Some new numbers on the Washington Post’s subscription base. Quality newspapers, in the US at least, have found their sweet spot in attracting paying customers. Giving readers a chance to read five (or so) pieces for free means material is not locked away from the internet – like the Times Of London’s dismal paywall.
That, combined with the Trump presidency, is good news for the US capitol’s paper of record:
.@washingtonpost has more than 1.5 million digital subscribers, per newsroom memo. Peak print circulation, in 1993, was about 830,000 on weekdays and 1.15 million on Sundays.
— David Nakamura (@DavidNakamura) December 12, 2018
For context, the New York Times is doing even better. From last month:
More than three million paid digital-only subscribers. More than four million total.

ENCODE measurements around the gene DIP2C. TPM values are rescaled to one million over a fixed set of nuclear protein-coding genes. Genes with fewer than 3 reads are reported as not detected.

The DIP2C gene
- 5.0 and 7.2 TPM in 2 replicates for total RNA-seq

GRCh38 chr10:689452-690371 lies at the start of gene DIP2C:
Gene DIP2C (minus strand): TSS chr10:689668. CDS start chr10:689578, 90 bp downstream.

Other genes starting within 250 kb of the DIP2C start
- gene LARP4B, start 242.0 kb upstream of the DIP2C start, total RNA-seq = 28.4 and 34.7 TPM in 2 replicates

The New York Times Company announced on Thursday that it surpassed those milestones during the third quarter of 2018, when the number of its digital subscribers showed a net increase of roughly 203,000.
What can’t be understated in all of this is the power of bundling things to these deals that aren’t news, as the NYT goes on to note:
Not all of the new subscribers signed on for news. The Times reported that, of the 203,000 net increase in digital subscribers, 143,000 signed on for digital news products, with the remainder paying for the company’s cooking and crossword features.
This might seem like something of a hack to boost numbers, but it’s just a modern incarnation of what has always been the case. Newspapers had TV guides and cinema listings – crossword and recipe apps fill that space, and fill it well.